Venice, 1544 - Venice, 1628
Young Palma (Jacopo Negretti)
Venice, 1544 - Venice, 1628

Jacopo Negretti, known as Palma "il Giovane" to distinguish him from his great uncle Palma "il Vecchio," spent his formative years at the court of Urbino and in Rome, where he was influenced by Taddeo Zuccaro (1529-1566) and Federico Zuccaro (1540/41-1609). He returned to Venice around 1573 where, following the fire at the Palazzo Ducale in 1577, he received his first public commission: three ceil

Castello, Bernardo
Genoa, H. 1557 - Genoa, 1629
Castello, Bernardo
Genoa, H. 1557 - Genoa, 1629

Castello was taught by Andrea Semino (c. 1526-1594) and subsequently by Luca Cambiaso (1527-1585); when the latter artist moved to Madrid in 1583, Castello emerged as one of Genoa’s leading painters. Around this time he painted the Stoning of St. Stephen (Palermo, S. Giorgio dei Genovesi), which was copied from Giulio Romano (c. 1499-1546). But Cambiaso’s influence had been so intrinsic to his dev

Carracci, Annibale
Bologna, 1560 - Rome, 1609
Carracci, Annibale
Bologna, 1560 - Rome, 1609

Annibale was probably trained by his elder cousin, Ludovico Carracci (1555-1619), as well as by Bartolomeo Passarotti (1529-1592). In 1582, he and other family members established an academy for the study of art, later known as the Accademia degli Incamminati, which was fundamental to the subsequent development of Bolognese painting in the seventeenth century. Among his earliest works are a number

Benso, Giulio
Pieve di Teco, Liguria, 1592 - Pieve di Teco, Liguria, 1668
Benso, Giulio
Pieve di Teco, Liguria, 1592 - Pieve di Teco, Liguria, 1668

On his arrival in Genoa in c. 1605, Benso sought the protection of Gian Carlo Doria, in whose household he found lodgings. On Doria's recommendation, Benso was apprenticed to Giovanni Battista Paggi (1554-c. 1627), whose workshop was one of the largest and most successful in Genoa at the time. Following Paggi's death (1627), he went to Weingarten in Germany; where he began a long collaboration wit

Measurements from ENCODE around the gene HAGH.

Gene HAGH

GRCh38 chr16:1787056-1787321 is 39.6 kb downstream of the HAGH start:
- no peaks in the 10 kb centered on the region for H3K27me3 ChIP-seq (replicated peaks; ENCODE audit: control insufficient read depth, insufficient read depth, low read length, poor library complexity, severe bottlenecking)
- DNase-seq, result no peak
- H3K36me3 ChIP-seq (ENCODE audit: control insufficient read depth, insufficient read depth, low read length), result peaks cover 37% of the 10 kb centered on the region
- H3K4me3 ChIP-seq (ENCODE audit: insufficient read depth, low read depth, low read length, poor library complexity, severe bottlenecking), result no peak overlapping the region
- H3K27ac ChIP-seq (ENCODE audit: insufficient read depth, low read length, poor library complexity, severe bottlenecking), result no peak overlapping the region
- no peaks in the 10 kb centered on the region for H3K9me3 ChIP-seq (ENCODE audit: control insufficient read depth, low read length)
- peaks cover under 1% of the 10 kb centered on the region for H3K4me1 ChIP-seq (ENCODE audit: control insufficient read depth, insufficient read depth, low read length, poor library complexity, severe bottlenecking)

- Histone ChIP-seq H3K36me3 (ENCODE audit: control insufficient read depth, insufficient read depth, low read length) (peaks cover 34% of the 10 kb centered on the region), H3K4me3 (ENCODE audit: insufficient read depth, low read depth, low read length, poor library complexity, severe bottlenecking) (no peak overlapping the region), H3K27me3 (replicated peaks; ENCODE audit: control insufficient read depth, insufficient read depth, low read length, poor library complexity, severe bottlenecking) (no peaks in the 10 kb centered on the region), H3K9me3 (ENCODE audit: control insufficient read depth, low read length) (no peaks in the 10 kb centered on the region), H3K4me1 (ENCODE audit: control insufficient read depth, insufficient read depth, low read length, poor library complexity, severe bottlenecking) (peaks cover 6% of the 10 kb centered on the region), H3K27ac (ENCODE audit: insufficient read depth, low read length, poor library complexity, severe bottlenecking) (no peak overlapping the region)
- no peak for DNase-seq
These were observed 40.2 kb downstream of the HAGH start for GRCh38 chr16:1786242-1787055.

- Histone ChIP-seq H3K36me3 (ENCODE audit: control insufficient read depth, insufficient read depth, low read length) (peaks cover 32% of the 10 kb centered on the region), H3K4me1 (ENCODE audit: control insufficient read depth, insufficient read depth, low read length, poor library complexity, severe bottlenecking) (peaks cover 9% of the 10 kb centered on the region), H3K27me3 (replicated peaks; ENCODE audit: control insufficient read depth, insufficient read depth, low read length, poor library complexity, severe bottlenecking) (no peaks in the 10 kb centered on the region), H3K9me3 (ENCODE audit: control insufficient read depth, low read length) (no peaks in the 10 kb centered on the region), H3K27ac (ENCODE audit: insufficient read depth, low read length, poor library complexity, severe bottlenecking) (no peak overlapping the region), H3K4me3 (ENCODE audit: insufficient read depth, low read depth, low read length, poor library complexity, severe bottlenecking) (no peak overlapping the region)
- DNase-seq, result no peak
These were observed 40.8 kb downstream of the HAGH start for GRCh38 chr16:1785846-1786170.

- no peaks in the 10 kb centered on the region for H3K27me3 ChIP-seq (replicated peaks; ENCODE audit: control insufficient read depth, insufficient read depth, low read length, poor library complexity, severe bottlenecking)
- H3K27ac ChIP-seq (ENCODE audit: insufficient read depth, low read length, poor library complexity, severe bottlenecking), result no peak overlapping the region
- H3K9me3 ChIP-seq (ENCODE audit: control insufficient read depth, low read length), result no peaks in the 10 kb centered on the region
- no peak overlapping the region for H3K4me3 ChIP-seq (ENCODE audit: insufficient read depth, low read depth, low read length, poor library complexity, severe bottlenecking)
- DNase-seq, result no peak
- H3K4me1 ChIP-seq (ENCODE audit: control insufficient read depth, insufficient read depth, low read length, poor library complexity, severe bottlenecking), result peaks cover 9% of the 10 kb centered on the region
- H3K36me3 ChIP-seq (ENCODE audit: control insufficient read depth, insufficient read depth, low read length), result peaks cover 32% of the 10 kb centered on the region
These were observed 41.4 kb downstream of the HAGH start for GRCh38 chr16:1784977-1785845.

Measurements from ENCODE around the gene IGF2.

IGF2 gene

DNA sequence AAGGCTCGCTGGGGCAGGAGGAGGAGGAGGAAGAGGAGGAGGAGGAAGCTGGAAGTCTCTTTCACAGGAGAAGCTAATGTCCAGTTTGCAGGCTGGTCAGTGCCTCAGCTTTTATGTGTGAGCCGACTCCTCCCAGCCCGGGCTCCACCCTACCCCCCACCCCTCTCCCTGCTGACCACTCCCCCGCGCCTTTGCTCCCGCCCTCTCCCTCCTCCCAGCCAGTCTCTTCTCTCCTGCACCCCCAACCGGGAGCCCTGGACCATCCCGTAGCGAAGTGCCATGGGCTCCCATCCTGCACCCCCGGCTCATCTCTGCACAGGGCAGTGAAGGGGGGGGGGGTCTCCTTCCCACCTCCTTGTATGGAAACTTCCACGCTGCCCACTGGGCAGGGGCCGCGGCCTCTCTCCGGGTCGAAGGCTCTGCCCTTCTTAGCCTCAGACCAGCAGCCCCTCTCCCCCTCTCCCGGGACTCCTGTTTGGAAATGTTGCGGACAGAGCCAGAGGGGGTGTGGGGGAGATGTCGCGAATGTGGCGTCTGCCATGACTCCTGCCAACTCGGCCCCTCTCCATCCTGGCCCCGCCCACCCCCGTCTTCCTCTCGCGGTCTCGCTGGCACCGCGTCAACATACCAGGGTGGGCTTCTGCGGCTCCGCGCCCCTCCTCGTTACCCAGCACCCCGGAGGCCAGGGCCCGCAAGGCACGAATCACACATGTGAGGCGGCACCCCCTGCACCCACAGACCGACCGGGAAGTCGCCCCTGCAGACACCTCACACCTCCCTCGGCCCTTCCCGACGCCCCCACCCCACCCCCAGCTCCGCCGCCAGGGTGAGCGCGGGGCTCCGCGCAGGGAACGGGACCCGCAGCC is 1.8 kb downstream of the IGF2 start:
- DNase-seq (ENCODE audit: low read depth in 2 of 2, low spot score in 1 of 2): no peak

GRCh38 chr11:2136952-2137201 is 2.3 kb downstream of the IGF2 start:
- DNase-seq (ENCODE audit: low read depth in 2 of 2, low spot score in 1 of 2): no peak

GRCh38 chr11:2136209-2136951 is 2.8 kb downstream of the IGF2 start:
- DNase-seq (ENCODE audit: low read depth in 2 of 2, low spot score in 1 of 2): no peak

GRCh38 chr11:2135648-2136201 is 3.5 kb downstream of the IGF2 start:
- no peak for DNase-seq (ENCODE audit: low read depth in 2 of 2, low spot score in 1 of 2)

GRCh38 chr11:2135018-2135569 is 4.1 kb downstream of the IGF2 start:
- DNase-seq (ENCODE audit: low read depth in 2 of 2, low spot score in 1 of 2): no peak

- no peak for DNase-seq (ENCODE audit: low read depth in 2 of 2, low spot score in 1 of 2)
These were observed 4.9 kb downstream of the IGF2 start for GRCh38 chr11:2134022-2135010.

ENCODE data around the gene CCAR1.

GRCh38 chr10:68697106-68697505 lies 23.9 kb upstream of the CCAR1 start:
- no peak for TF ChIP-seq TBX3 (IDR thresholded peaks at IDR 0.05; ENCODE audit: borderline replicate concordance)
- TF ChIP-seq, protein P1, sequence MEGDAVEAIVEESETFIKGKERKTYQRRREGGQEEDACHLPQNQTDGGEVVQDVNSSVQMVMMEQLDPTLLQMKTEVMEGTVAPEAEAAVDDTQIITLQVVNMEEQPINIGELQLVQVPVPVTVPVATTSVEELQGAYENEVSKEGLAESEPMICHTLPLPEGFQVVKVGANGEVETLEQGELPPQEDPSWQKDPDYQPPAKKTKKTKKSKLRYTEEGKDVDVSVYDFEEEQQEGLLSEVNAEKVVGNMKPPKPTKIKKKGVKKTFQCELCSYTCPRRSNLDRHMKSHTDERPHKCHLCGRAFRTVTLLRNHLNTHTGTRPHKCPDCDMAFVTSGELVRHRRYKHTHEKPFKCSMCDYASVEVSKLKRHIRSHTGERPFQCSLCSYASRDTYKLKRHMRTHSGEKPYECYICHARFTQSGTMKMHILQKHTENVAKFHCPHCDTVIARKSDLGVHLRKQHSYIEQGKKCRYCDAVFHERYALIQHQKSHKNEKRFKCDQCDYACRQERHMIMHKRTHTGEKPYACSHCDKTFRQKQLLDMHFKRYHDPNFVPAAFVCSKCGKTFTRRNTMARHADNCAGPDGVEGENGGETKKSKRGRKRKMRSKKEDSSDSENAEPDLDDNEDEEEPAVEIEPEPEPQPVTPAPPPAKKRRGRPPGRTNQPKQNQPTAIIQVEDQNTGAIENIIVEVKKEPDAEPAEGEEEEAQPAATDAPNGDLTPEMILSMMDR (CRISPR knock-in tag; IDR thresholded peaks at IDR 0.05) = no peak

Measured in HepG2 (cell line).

Bassano, Jacopo (Jacopo dal Ponte)
Bassano del Grappa, Veneto (Italy), 1510/15 - Bassano del Grappa, Veneto (Italy), 1592
Bassano, Jacopo (Jacopo dal Ponte)
Bassano del Grappa, Veneto (Italy), 1510/15 - Bassano del Grappa, Veneto (Italy), 1592

A painter's son, Jacopo was the head of a large family of artists who went down in history as "the Bassani" after their place of birth and close relationship, the active collaboration between father and sons -Francesco, Gerolamo, Leandro and Gian Battista- the great studio they established and ran, the vulgarisation of Jacopo's models and their very broad dissemination throughout Europe until well

Balen, Hendrick van
Antwerp, 1575 - 1632
Balen, Hendrick van
Antwerp, 1575 - 1632

He received his training from Adam van Noort and Martin de Vos. In 1592–1593, he entered the Guild of Saint Luke as a master in the city of Antwerp. Shortly afterwards, he travelled to Italy where he remained until 1600–1602, visiting Rome and Venice. There is no record of his works from his time in Italy, although his early paintings reveal a great similarity to the works of Annibale Carracci and

Arpino, Il cavaliere d'
Arpino, Lazio, 1568 - Rome, 1640
Arpino, Il cavaliere d'
Arpino, Lazio, 1568 - Rome, 1640

Giuseppe Cesari's mother, aware of her son's precocious ability in drawing, took him to Rome when he was only about thirteen years old. Here he entered the workshop of Niccolò Circignani (1517/24-before 9 October 1596), where he was soon promoted to the painting team. Circignani was, at this time, directing the decoration of the third Vatican Logge, that of Gregory XIII, and it is here that Giusep

Ansaldo, Giovanni Andrea
Voltri, Genoa, 1584 - Genoa, 1638
Ansaldo, Giovanni Andrea
Voltri, Genoa, 1584 - Genoa, 1638

He was first trained by Orazio Cambiaso (active between 1583 and 1600), son of Luca Cambiaso (1527-1585). He spent most of his career in Genoa, where he was a successful painter of large-scale fresco decorations, often featuring elaborate settings of feigned architecture. Ansaldo combined the ethos of the local Genoese school, dominated by Cambiaso's studio, with other trends from Northern Italian